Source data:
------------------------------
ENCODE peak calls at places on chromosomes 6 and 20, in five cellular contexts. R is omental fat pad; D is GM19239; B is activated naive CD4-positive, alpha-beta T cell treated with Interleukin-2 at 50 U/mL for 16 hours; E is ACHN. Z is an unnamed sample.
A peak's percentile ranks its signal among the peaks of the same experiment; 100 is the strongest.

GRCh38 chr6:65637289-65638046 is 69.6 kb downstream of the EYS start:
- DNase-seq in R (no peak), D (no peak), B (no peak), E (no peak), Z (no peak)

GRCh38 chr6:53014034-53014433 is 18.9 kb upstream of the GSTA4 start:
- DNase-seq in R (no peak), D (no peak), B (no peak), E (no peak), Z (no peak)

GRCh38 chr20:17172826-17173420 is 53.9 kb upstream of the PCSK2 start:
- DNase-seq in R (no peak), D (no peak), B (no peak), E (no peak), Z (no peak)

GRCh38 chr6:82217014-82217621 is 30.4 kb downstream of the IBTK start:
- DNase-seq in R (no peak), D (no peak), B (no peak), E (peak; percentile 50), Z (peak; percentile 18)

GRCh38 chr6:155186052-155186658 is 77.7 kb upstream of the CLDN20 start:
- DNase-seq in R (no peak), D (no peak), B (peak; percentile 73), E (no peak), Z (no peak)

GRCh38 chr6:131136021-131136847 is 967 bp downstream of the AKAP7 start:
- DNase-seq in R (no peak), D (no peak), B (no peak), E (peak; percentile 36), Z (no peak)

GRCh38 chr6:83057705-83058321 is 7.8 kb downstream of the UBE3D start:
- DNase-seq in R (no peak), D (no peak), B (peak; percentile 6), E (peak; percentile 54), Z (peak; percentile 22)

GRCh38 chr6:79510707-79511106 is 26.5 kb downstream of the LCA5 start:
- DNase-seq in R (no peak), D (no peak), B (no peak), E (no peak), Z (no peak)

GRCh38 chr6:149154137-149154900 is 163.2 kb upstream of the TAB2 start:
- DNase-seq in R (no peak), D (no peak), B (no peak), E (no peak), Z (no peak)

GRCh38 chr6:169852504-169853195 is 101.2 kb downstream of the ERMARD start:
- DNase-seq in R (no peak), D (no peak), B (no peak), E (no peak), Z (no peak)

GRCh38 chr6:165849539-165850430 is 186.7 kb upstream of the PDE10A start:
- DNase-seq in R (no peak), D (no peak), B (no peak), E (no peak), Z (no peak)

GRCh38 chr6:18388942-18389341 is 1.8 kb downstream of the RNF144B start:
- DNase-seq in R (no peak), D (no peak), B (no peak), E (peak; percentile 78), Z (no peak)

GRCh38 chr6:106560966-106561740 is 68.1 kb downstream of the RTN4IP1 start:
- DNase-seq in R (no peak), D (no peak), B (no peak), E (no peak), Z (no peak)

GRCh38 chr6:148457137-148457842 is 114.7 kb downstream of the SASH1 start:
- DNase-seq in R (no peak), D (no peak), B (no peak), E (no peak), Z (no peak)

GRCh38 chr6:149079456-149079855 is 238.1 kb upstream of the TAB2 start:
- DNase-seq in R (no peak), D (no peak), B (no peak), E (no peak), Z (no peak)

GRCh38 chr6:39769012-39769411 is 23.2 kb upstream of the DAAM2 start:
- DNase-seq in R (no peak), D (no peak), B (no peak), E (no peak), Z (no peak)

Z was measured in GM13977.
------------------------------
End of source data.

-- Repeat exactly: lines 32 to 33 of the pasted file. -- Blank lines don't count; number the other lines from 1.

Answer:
- DNase-seq in R (no peak), D (no peak), B (no peak), E (no peak), Z (no peak)

GRCh38 chr6:39769012-39769411 is 23.2 kb upstream of the DAAM2 start: